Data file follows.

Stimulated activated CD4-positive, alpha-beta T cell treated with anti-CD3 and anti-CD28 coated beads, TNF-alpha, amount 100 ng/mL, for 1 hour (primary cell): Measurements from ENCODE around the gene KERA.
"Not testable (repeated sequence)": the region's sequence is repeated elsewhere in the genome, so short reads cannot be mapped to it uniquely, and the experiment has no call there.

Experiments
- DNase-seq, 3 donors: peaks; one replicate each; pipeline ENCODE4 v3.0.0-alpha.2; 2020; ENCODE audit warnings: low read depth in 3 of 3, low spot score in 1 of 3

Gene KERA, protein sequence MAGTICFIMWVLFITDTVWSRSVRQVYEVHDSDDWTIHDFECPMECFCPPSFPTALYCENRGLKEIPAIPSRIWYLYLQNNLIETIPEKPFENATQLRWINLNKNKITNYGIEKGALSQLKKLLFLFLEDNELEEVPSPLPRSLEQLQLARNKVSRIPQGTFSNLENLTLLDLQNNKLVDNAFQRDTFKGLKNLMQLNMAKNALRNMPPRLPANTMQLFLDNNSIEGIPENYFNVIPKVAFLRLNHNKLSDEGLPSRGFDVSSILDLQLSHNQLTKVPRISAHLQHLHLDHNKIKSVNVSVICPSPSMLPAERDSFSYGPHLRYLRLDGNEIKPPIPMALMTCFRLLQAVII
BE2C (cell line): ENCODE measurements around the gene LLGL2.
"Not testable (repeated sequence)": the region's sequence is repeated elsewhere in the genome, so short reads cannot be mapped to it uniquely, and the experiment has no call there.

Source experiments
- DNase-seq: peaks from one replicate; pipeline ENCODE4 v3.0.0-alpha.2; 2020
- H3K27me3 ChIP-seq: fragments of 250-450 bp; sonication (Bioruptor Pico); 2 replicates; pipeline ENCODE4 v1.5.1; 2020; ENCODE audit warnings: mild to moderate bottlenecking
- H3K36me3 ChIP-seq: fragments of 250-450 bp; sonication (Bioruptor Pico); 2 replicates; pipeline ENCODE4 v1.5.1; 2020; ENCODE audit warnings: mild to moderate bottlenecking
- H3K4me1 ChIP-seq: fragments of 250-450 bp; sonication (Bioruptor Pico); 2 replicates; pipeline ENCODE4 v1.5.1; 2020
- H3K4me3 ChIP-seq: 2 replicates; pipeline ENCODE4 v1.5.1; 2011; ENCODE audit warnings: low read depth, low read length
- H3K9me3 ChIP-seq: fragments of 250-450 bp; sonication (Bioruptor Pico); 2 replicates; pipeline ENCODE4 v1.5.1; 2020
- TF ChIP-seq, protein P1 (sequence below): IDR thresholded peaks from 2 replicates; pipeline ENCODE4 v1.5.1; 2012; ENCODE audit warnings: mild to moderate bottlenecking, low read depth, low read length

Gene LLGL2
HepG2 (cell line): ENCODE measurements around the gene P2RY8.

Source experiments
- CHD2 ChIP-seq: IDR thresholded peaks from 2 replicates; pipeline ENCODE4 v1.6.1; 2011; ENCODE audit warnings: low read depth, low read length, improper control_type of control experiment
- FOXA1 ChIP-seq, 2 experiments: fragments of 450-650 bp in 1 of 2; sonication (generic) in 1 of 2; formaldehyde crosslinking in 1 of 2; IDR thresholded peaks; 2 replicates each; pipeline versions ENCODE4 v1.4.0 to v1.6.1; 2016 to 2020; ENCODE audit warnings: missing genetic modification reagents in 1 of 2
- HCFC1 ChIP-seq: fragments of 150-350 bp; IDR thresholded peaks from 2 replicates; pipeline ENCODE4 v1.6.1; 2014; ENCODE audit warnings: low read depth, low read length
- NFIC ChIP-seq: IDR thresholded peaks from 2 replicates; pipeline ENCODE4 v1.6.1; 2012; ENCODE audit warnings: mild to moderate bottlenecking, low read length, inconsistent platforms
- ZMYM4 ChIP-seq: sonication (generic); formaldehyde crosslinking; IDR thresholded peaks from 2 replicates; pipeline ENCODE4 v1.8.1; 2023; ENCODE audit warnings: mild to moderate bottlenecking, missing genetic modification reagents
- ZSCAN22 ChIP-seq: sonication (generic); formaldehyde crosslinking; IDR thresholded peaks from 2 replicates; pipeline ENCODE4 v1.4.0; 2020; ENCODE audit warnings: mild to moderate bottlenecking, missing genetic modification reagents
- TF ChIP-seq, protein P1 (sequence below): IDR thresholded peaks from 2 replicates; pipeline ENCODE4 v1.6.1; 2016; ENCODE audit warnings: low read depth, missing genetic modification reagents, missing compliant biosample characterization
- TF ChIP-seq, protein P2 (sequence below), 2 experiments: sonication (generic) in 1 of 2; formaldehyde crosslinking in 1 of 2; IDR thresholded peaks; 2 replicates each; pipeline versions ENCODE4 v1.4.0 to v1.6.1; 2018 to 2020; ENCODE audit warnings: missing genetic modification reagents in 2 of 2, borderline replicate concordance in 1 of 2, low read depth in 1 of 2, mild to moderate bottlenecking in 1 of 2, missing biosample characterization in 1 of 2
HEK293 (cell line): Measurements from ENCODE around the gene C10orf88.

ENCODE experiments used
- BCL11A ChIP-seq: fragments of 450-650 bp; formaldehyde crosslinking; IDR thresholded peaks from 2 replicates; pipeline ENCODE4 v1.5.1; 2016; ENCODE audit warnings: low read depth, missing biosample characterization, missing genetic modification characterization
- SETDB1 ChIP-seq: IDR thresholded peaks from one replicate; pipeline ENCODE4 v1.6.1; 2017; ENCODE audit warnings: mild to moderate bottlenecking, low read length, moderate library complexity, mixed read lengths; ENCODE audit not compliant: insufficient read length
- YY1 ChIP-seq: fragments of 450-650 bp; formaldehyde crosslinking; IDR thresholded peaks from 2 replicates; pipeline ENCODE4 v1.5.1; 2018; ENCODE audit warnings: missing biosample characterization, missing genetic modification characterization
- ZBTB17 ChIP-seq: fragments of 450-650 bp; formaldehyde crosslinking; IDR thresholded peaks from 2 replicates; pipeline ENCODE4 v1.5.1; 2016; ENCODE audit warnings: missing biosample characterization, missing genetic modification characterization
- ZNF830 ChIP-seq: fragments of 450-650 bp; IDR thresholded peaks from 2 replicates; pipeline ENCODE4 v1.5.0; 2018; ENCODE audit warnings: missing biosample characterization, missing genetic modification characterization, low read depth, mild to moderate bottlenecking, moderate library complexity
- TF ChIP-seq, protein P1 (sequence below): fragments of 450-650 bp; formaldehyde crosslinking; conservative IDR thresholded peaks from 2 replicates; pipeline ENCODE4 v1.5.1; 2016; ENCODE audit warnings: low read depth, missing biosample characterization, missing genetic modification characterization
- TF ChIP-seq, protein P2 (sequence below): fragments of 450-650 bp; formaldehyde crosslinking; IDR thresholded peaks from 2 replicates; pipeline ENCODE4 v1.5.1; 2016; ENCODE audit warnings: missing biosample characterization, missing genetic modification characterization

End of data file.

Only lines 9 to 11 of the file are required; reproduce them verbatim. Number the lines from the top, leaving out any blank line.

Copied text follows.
- DNase-seq: peaks from one replicate; pipeline ENCODE4 v3.0.0-alpha.2; 2020
- H3K27me3 ChIP-seq: fragments of 250-450 bp; sonication (Bioruptor Pico); 2 replicates; pipeline ENCODE4 v1.5.1; 2020; ENCODE audit warnings: mild to moderate bottlenecking
- H3K36me3 ChIP-seq: fragments of 250-450 bp; sonication (Bioruptor Pico); 2 replicates; pipeline ENCODE4 v1.5.1; 2020; ENCODE audit warnings: mild to moderate bottlenecking